I don’t have the best relationship with my body. I’m not sure anyone really does. I struggle to be kind to myself but shine at sincerely complimenting others. It’s a thing. I know it’s a thing. I’ve been working on my attitude toward my inner and outer being for some time. On my best days, I’m like, “You are brilliant! You are gorgeous!” On most days, I’m like, “Geezus H., Templeton, get your shit together.”
All of this is to say that, hey, why not try a route outside of Oprah’s “Super Soul Sundays” and reading the “The Alchemist” to reaching self-actualization? Podcasts and books can only do so much. Sometimes to see new facets of yourself, you gotta get your ass outta the house and be active.
So, I took a pole dancing class at ReWild Pole Studio in Pagosa Springs with Sarah Wolf.
Holy shit, dudes, I’m not gonna lie. This was way out of my comfort zone. Outside of the fact that I do not equate sexiness with my boot-stomping self, I obsessively dislike failing in front of others. Taking classes is learning and learning is repeatedly failing (i.e., practicing) in front of others to get a thing right.
This is all very honest. Awkwardly honest. Thanks for sticking in there.
BACK TO! I took a pole dancing class. Sarah Wolf is phenomenal. She converted her garage into a bright, cozy dance studio with three poles and oh my gawd, if there was anyone you’d want to learn from, it’s Wolf. She is thoughtful, encouraging, and a classically trained dancer who has been pole dancing for four years. Wolf performs locally with the Bohemian Burlesque Society, nationally in pole dancing competitions, and she’s not going to allow you to psych yourself out.
“The top three reasons I hear that people don’t want to try a class like this are: ‘I need to lose weight first,’ ‘I am not strong enough,’ or ‘I don’t know how to be sexy,’” said Wolf. “Class is for everyone. If you want to get flexible, this class will help you get there, but you don’t have to be flexible, a certain size, or in high heels to do this. It is really just dancing but with a pole.”
When you sign up for class you get these tips: Don’t put on lotion near class time. It can grease the poles and make things slippery. Bring water. You may want knee pads (and Wolf has extra). Wear layers that can come off if you get too warm.
These tips, sent to me via email, led to fretting. Unnecessary panic included: “What the heck kind of comfortable clothes? Like a T-shirt? Tight stuff?” And, “Do I wear something sexy?” And, “I don’t own sexy things to work out in.” I asked my best friend, Nida, “WHAT DO I WEAR?” in a flustered Gchat. She told me to calm the F down, that a T-shirt worked, just be comfortable. I put on black leggings, black shorts over those leggings, a brown shirt with an image of a fox drinking coffee on it, and knee socks. Too much, kids. I wore too much. Whose got two thumbs and overthinks everything? This gal.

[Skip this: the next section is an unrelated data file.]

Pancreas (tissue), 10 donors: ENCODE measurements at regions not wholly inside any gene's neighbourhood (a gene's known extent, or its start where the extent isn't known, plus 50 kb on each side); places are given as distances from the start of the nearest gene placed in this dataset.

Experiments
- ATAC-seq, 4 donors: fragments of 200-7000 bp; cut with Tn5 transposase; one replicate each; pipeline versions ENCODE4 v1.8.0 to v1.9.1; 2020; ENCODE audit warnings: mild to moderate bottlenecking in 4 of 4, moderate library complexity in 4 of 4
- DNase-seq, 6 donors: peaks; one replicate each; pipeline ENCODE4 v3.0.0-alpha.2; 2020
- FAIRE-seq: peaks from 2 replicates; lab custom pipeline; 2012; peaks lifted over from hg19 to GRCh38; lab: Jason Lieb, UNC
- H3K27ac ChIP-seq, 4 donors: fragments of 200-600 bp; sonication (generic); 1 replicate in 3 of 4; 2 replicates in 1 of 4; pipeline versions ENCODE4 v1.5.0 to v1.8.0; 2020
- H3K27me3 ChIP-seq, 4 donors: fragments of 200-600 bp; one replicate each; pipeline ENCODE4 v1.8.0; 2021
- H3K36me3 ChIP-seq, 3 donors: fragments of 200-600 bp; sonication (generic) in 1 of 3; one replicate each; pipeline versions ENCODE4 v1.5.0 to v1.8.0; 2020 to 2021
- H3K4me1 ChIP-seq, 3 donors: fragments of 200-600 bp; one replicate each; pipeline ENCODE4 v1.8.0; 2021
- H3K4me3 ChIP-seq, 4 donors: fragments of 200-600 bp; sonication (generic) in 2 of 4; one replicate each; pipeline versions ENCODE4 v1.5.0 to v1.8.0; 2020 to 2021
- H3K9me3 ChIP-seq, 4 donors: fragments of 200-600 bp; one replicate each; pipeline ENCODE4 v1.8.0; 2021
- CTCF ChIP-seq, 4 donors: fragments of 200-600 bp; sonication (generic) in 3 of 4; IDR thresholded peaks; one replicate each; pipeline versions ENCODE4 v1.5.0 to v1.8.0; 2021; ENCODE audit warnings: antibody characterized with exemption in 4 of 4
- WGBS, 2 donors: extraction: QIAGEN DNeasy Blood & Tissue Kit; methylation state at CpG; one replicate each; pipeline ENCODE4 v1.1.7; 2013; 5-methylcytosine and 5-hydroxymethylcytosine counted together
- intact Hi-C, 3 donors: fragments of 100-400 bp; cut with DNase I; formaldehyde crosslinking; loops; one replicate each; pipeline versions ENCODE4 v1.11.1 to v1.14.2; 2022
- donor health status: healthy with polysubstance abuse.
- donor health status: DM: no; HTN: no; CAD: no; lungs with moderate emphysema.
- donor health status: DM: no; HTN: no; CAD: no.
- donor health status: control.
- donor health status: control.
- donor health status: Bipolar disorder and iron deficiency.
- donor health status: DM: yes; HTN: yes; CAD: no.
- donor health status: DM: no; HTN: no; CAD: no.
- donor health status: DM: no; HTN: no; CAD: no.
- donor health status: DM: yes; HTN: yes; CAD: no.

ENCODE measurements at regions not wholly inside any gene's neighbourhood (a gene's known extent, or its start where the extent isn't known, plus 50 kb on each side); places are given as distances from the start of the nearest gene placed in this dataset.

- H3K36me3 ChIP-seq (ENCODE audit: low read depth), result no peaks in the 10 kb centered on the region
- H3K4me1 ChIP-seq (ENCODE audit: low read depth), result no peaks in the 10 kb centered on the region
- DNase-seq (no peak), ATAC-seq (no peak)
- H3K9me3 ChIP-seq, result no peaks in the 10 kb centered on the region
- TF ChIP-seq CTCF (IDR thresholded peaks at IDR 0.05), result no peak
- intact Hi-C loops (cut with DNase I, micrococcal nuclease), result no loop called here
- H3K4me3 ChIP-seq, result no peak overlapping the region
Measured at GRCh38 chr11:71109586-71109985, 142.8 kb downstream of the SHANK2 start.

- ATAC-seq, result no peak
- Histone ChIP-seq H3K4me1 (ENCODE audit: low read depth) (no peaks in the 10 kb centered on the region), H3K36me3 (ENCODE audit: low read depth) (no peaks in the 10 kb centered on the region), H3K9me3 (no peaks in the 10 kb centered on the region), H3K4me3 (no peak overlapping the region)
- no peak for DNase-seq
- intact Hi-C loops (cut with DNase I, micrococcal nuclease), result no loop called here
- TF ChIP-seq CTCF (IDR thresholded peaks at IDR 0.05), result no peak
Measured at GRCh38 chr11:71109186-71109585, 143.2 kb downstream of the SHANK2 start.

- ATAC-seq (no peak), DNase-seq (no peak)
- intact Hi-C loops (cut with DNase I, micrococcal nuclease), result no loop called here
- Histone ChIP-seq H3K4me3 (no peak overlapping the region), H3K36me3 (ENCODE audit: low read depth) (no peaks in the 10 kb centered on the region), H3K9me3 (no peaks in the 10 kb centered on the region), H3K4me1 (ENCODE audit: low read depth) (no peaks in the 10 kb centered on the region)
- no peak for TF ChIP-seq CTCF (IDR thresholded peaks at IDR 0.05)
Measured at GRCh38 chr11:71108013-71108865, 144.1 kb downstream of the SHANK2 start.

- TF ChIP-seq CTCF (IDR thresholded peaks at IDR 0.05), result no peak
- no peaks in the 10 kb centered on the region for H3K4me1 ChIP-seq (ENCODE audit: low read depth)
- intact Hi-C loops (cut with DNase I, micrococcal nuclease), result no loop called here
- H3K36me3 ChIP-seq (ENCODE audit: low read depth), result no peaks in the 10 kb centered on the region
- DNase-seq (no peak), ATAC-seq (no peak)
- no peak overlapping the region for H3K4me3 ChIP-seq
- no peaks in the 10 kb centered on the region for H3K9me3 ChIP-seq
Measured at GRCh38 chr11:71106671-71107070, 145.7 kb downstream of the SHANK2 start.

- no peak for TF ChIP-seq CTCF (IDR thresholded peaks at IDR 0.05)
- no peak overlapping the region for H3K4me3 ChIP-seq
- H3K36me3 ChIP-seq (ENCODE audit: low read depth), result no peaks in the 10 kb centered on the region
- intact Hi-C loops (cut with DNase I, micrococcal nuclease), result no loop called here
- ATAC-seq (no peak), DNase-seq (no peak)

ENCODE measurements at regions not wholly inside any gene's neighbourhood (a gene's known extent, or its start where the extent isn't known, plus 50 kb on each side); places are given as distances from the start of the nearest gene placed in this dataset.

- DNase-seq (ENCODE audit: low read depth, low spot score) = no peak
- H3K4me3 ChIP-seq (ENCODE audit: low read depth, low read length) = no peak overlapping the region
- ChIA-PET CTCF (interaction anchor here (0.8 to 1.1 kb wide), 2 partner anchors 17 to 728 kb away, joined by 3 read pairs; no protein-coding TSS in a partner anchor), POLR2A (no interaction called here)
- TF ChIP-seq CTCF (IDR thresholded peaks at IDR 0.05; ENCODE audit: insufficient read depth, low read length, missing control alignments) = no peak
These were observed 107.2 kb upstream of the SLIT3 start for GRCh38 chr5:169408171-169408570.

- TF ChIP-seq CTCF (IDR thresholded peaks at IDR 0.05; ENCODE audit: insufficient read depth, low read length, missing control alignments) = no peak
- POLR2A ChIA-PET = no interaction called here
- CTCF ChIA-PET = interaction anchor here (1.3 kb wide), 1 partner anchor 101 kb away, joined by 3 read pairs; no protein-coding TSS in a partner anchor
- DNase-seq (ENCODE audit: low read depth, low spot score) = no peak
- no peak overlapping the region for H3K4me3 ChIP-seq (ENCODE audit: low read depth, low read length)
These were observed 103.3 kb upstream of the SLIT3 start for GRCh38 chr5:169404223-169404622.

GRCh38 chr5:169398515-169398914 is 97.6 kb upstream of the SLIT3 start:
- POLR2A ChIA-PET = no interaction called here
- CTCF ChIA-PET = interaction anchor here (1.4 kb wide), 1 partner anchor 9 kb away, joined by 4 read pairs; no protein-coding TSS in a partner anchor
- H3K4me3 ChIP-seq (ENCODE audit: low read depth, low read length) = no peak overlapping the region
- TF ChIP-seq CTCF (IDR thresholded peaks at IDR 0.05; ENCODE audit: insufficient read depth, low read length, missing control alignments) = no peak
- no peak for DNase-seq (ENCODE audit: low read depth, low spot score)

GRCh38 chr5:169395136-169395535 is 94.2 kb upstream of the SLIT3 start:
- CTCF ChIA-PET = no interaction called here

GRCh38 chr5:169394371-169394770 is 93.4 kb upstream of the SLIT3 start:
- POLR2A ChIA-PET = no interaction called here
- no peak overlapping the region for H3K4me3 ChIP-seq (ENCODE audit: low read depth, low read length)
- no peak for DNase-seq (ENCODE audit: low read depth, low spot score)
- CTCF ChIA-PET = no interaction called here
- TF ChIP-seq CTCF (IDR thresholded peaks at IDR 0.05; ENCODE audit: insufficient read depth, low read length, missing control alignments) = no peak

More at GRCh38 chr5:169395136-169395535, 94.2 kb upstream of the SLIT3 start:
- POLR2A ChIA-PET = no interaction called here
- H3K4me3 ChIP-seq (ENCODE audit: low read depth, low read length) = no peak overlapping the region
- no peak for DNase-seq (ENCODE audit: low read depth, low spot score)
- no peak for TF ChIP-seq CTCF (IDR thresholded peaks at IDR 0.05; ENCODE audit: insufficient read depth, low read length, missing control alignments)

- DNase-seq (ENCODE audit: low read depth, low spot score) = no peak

I got to class. The first 10-ish minutes were a warm-up. From “stripper push-ups” to minute finger-to-floor presses, Wolf knows exercises that make you go, “Yep, gonna feel that tomorrow.” You’ll be glad you stretched, though. Even a beginning pole class uses muscles that are idle for most folks.
What happened next was epic for me. I decided to tell myself, “Try,” instead of, “I can’t do that.”
Wolf introduced how to walk around the pole. Instead of me saying, “Oh my god, no. I can’t sexy-walk,” I strutted around the pole and thought, “You are awesome. GET IT!” I reflected on Wolf telling me about how she attended an early pole dancing class as a student. She said, “I remember thinking that, ‘They [classmates] don’t like their bodies, but I think they are beautiful. Maybe I am beautiful, too, and don’t see it either. That’s a possibility.’ That is where my love for pole began, in learning that we as women can really see each other and support each other and learn self-love.”
The class was about an hour long. In it – I am not gonna lie – I was not a complete warrior of I AM QUEEN HAWT OF SAUCYTOWN! But I did have fun. I laughed a lot. I got a helluva workout. I learned how to hook my leg around a pole and spin and, are you kidding me, you can go SO FAST and it is pretty dang exhilarating. There were pirouettes and “martini spins” where the pole is fastened between your knees and then you lift one leg all pin-up-elegant straight out. I learned how to do a “fireman spin.” I learned a whole lot of beginner tricks that Wolf repeated and repeated until I got the feel for each. I engaged with my body in ways that I had never experienced before. There was self-inflicted embarrassment and an inner critic that told me I was “doing it wrong,” but you can’t learn if you don’t go through the gawky flail part. I constantly reframed the situation to myself from “This is hard” or “I am not —– enough to do this” to “This is fun. Just try!”
Sorry, folks. This wasn’t a sexy article. It was self-help. It was an epiphany that human bodies are exquisite, even my own.